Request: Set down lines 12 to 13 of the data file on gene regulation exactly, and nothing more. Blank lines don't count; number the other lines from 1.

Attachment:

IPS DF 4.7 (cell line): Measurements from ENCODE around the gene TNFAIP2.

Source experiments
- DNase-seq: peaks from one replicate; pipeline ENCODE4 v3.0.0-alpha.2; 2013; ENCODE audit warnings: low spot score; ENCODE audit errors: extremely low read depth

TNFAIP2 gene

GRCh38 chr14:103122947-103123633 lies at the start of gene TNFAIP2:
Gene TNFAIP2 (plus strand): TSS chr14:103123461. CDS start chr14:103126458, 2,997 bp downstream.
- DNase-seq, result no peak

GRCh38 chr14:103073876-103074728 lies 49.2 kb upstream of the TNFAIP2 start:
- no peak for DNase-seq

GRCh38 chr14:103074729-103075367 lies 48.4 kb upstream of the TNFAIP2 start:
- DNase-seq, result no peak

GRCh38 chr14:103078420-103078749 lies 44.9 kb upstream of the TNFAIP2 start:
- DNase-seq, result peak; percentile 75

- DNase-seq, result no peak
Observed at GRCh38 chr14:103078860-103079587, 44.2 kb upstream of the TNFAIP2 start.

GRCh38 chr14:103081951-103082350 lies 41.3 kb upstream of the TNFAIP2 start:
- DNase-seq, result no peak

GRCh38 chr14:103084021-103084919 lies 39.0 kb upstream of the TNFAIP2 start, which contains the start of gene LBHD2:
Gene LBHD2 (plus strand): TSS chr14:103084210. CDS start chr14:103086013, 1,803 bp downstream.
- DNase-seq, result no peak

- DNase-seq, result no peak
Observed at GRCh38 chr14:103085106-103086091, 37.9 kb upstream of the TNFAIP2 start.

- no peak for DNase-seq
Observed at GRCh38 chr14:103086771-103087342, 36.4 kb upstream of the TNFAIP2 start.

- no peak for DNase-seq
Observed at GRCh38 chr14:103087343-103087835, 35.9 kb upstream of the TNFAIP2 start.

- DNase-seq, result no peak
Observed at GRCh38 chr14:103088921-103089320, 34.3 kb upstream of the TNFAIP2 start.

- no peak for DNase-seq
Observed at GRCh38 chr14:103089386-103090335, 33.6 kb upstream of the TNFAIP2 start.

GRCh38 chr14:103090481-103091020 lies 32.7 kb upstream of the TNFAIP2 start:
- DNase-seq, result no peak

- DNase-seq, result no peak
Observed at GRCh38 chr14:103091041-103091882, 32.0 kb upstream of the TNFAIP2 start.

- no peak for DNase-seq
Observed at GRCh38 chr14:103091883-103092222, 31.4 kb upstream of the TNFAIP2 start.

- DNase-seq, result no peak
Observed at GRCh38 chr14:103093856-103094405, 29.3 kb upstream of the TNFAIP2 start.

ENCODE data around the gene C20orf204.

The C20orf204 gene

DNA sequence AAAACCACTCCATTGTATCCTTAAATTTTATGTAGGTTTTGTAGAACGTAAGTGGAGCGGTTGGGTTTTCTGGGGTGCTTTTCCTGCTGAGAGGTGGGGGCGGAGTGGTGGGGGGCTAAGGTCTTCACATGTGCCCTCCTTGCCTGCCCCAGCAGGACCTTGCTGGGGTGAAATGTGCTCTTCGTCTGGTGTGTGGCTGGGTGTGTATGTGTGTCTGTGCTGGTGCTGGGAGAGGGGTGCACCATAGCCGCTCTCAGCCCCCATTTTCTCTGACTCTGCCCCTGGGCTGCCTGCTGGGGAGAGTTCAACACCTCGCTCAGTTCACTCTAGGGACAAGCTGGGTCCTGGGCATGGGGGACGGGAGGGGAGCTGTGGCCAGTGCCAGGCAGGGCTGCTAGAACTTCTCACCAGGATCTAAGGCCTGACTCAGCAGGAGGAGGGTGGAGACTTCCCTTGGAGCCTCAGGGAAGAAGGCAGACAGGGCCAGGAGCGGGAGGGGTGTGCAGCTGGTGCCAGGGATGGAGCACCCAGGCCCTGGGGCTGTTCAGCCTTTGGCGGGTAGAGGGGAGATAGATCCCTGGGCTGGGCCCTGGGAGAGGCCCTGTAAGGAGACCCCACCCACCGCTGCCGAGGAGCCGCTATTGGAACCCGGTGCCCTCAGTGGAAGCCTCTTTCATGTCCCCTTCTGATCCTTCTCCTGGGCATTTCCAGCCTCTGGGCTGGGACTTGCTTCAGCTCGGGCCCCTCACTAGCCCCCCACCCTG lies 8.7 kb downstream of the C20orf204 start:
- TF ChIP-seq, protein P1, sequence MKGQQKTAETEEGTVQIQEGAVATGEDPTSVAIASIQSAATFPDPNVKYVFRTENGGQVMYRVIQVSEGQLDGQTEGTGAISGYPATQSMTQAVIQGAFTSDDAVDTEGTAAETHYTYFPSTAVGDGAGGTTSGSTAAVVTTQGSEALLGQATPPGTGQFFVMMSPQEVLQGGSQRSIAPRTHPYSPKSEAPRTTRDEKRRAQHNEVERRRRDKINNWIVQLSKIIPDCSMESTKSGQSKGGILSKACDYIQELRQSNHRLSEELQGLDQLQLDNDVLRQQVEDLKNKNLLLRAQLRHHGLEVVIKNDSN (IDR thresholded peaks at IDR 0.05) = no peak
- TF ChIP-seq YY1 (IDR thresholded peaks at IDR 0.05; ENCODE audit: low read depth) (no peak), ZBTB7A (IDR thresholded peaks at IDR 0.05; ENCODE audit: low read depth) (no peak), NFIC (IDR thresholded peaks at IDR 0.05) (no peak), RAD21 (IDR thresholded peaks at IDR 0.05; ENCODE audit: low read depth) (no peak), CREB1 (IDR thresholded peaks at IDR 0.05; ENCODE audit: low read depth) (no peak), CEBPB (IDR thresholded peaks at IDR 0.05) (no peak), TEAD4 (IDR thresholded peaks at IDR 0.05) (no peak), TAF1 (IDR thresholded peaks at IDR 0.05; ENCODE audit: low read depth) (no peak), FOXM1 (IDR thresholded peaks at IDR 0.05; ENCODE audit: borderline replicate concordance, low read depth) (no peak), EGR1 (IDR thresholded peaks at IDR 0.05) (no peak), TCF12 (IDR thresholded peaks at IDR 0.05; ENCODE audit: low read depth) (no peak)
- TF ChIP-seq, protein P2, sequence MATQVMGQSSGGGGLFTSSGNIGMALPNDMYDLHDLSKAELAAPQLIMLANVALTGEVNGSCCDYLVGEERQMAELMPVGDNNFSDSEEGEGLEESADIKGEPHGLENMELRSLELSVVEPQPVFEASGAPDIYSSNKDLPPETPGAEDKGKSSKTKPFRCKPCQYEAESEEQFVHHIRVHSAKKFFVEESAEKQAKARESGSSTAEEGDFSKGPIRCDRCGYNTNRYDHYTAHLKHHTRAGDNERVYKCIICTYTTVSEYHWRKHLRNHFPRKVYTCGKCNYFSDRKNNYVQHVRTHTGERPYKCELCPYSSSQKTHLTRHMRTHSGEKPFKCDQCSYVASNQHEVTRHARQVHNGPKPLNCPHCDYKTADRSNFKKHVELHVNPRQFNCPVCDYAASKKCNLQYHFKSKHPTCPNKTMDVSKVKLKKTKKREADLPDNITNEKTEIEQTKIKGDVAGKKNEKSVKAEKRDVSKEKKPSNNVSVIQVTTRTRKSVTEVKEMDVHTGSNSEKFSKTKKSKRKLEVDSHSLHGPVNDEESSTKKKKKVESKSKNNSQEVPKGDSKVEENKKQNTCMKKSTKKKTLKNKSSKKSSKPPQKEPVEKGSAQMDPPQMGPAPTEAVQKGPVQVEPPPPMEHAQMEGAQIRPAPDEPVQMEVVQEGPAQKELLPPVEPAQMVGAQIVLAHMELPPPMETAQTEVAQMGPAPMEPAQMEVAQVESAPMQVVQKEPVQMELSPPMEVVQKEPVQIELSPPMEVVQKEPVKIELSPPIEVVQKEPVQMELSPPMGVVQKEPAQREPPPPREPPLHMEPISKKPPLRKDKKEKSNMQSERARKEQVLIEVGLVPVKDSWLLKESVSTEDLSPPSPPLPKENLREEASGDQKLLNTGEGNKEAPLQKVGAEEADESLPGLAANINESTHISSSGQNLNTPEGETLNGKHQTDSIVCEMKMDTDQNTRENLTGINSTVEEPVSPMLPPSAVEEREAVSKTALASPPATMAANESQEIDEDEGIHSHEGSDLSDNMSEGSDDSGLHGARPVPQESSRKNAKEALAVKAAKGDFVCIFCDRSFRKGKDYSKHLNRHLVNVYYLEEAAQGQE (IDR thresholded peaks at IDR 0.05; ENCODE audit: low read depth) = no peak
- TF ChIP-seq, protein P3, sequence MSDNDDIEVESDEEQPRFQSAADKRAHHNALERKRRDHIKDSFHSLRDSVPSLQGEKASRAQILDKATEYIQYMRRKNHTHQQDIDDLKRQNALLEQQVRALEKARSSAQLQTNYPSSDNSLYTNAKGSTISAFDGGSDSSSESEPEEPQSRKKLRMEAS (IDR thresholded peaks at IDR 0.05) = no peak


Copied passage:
GRCh38 chr14:103078420-103078749 lies 44.9 kb upstream of the TNFAIP2 start:
- DNase-seq, result peak; percentile 75